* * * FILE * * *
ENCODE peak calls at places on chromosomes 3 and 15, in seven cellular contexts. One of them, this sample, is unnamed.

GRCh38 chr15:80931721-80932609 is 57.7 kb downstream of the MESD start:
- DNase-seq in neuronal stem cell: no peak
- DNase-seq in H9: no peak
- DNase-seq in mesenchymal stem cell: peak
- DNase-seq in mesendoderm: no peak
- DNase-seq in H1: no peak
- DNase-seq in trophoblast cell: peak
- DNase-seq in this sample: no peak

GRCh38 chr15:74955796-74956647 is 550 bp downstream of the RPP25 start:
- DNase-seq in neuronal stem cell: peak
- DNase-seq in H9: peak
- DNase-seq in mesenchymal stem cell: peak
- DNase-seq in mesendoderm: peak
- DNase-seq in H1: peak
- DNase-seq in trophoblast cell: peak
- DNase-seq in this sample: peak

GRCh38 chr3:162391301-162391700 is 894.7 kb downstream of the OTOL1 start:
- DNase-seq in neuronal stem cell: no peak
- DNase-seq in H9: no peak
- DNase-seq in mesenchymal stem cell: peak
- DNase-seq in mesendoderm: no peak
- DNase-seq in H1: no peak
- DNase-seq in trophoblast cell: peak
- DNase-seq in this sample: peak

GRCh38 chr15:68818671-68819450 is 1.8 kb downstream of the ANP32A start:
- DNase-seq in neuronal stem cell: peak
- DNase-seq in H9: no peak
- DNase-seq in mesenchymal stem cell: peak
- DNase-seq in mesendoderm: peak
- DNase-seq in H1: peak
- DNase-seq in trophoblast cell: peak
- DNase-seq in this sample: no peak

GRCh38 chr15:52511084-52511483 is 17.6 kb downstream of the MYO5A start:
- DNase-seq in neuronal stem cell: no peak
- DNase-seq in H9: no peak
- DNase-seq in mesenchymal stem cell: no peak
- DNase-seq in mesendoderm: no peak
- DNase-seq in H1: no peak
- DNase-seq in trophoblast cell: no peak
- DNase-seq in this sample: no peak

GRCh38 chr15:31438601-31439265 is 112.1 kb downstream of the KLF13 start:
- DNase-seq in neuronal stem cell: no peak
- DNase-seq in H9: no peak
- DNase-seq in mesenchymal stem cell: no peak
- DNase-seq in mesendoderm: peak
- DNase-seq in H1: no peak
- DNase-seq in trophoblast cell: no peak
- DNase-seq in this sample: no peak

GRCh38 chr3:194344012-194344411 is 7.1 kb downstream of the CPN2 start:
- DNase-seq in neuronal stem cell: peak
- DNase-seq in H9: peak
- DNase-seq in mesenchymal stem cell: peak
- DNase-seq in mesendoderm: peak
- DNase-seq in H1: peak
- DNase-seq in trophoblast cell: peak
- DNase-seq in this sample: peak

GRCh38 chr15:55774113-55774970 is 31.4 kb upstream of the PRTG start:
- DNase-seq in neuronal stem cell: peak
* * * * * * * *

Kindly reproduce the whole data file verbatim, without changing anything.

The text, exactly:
ENCODE peak calls at places on chromosomes 3 and 15, in seven cellular contexts. One of them, this sample, is unnamed.

GRCh38 chr15:80931721-80932609 is 57.7 kb downstream of the MESD start:
- DNase-seq in neuronal stem cell: no peak
- DNase-seq in H9: no peak
- DNase-seq in mesenchymal stem cell: peak
- DNase-seq in mesendoderm: no peak
- DNase-seq in H1: no peak
- DNase-seq in trophoblast cell: peak
- DNase-seq in this sample: no peak

GRCh38 chr15:74955796-74956647 is 550 bp downstream of the RPP25 start:
- DNase-seq in neuronal stem cell: peak
- DNase-seq in H9: peak
- DNase-seq in mesenchymal stem cell: peak
- DNase-seq in mesendoderm: peak
- DNase-seq in H1: peak
- DNase-seq in trophoblast cell: peak
- DNase-seq in this sample: peak

GRCh38 chr3:162391301-162391700 is 894.7 kb downstream of the OTOL1 start:
- DNase-seq in neuronal stem cell: no peak
- DNase-seq in H9: no peak
- DNase-seq in mesenchymal stem cell: peak
- DNase-seq in mesendoderm: no peak
- DNase-seq in H1: no peak
- DNase-seq in trophoblast cell: peak
- DNase-seq in this sample: peak

GRCh38 chr15:68818671-68819450 is 1.8 kb downstream of the ANP32A start:
- DNase-seq in neuronal stem cell: peak
- DNase-seq in H9: no peak
- DNase-seq in mesenchymal stem cell: peak
- DNase-seq in mesendoderm: peak
- DNase-seq in H1: peak
- DNase-seq in trophoblast cell: peak
- DNase-seq in this sample: no peak

GRCh38 chr15:52511084-52511483 is 17.6 kb downstream of the MYO5A start:
- DNase-seq in neuronal stem cell: no peak
- DNase-seq in H9: no peak
- DNase-seq in mesenchymal stem cell: no peak
- DNase-seq in mesendoderm: no peak
- DNase-seq in H1: no peak
- DNase-seq in trophoblast cell: no peak
- DNase-seq in this sample: no peak

GRCh38 chr15:31438601-31439265 is 112.1 kb downstream of the KLF13 start:
- DNase-seq in neuronal stem cell: no peak
- DNase-seq in H9: no peak
- DNase-seq in mesenchymal stem cell: no peak
- DNase-seq in mesendoderm: peak
- DNase-seq in H1: no peak
- DNase-seq in trophoblast cell: no peak
- DNase-seq in this sample: no peak

GRCh38 chr3:194344012-194344411 is 7.1 kb downstream of the CPN2 start:
- DNase-seq in neuronal stem cell: peak
- DNase-seq in H9: peak
- DNase-seq in mesenchymal stem cell: peak
- DNase-seq in mesendoderm: peak
- DNase-seq in H1: peak
- DNase-seq in trophoblast cell: peak
- DNase-seq in this sample: peak

GRCh38 chr15:55774113-55774970 is 31.4 kb upstream of the PRTG start:
- DNase-seq in neuronal stem cell: peak